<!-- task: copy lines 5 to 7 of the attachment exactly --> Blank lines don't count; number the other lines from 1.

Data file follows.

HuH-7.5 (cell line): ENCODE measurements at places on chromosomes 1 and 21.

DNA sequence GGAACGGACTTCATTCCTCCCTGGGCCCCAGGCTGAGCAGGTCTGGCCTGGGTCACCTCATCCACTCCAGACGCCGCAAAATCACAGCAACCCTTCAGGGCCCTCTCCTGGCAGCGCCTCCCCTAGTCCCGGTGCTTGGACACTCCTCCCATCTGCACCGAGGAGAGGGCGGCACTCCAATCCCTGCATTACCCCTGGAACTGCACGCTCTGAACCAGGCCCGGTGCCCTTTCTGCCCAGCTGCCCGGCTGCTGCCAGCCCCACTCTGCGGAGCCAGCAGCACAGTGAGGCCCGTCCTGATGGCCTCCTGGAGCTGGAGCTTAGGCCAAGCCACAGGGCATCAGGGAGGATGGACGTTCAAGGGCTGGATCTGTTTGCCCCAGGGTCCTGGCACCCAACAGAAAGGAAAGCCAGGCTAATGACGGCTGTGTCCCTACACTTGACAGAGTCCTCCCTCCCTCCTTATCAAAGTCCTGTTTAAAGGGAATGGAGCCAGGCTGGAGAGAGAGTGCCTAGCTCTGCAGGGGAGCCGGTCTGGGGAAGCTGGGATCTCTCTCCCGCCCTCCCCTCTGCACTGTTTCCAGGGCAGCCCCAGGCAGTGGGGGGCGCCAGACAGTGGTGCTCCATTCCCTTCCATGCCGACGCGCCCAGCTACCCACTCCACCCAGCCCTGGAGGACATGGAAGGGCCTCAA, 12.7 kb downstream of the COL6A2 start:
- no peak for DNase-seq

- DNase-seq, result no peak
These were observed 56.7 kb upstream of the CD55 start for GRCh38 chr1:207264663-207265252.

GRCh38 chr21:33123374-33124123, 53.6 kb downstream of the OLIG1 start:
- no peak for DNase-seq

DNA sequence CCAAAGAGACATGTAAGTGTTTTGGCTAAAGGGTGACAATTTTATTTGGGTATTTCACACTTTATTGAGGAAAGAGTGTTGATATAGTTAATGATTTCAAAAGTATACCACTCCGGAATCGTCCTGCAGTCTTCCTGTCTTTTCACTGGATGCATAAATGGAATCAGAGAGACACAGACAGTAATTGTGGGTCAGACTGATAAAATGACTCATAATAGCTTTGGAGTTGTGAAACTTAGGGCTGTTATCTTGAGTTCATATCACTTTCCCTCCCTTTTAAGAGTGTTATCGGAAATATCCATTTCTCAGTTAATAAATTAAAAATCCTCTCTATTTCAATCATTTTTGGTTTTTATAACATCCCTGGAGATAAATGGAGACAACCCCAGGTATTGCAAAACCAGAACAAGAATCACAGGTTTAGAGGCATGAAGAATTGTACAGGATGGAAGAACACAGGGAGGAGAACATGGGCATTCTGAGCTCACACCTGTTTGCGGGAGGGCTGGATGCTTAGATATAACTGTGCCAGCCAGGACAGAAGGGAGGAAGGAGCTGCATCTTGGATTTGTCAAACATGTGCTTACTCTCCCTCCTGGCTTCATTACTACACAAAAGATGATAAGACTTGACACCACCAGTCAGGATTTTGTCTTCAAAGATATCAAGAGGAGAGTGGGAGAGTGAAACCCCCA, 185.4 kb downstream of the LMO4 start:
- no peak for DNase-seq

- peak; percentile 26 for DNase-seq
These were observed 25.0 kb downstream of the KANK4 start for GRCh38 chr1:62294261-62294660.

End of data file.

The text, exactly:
These were observed 56.7 kb upstream of the CD55 start for GRCh38 chr1:207264663-207265252.

GRCh38 chr21:33123374-33124123, 53.6 kb downstream of the OLIG1 start:
- no peak for DNase-seq